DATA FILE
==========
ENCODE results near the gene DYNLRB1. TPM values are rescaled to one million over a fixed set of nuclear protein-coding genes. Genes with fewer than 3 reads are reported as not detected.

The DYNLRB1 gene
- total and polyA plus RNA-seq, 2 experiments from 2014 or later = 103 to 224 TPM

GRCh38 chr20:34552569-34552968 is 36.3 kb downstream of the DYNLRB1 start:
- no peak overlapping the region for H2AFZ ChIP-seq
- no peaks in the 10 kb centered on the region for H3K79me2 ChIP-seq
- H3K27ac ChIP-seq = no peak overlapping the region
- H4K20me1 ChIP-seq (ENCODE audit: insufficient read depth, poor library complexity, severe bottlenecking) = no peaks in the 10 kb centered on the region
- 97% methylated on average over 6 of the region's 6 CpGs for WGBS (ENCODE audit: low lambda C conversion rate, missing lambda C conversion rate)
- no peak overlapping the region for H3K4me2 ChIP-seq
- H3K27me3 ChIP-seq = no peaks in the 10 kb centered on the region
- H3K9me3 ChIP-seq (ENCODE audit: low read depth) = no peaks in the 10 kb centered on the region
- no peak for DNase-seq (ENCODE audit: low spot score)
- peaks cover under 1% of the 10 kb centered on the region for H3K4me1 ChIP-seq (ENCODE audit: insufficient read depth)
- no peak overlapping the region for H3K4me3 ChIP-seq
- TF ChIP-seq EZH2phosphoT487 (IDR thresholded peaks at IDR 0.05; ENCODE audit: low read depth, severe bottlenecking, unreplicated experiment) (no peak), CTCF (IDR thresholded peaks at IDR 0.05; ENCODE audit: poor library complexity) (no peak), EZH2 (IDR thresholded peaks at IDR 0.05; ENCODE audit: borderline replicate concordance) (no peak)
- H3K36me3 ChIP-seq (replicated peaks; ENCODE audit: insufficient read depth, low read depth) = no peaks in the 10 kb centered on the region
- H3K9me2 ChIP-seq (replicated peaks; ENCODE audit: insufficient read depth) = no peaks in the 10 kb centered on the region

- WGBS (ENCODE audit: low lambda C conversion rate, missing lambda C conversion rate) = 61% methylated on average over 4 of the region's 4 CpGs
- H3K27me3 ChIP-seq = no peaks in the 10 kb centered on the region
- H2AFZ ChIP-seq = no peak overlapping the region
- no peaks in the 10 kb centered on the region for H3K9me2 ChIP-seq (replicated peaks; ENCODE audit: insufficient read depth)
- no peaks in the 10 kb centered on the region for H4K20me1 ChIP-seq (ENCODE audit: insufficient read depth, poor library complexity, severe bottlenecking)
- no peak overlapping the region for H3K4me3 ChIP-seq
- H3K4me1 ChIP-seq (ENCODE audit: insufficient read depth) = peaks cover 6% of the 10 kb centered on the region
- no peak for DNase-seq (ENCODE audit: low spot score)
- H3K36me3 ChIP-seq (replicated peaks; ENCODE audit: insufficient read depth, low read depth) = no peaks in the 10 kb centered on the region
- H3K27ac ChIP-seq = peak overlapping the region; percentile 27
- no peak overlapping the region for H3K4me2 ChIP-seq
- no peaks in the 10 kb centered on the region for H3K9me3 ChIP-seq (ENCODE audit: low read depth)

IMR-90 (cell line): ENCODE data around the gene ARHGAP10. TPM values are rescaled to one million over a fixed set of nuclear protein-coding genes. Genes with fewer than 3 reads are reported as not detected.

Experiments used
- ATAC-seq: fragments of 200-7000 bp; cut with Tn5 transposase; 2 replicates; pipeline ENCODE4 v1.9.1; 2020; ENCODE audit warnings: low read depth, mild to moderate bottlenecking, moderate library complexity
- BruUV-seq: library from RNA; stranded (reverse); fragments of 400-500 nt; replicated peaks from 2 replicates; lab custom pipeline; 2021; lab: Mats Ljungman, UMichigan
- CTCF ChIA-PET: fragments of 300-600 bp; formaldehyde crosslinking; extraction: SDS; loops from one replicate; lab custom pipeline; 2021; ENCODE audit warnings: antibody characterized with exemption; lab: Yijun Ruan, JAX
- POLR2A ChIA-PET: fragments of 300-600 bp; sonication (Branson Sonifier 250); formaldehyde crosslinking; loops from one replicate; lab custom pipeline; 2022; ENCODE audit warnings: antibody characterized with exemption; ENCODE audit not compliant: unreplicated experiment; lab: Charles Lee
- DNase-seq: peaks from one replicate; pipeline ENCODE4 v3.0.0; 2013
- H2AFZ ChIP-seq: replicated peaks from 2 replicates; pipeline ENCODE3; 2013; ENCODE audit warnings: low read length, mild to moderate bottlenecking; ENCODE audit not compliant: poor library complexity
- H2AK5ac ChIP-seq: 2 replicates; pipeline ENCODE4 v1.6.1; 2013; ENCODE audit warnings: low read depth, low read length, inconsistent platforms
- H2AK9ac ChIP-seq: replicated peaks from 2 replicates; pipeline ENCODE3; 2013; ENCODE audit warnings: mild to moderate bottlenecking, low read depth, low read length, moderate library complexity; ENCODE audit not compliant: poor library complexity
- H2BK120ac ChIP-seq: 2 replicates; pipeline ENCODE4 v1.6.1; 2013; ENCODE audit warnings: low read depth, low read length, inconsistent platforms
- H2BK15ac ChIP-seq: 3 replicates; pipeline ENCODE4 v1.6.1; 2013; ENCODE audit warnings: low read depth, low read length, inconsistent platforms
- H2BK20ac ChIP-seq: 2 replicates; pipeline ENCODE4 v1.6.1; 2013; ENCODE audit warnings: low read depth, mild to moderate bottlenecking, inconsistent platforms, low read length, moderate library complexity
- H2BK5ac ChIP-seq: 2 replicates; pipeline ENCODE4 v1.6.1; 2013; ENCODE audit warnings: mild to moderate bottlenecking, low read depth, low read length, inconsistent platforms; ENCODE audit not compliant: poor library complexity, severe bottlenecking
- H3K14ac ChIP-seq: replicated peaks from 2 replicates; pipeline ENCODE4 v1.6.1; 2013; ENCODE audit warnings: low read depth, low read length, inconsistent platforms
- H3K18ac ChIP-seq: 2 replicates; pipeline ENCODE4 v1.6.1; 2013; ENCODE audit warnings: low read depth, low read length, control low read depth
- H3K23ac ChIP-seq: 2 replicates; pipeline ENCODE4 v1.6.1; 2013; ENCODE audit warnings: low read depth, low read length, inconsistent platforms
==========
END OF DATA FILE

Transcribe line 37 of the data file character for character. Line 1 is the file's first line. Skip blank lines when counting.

- DNase-seq: peaks from one replicate; pipeline ENCODE4 v3.0.0; 2013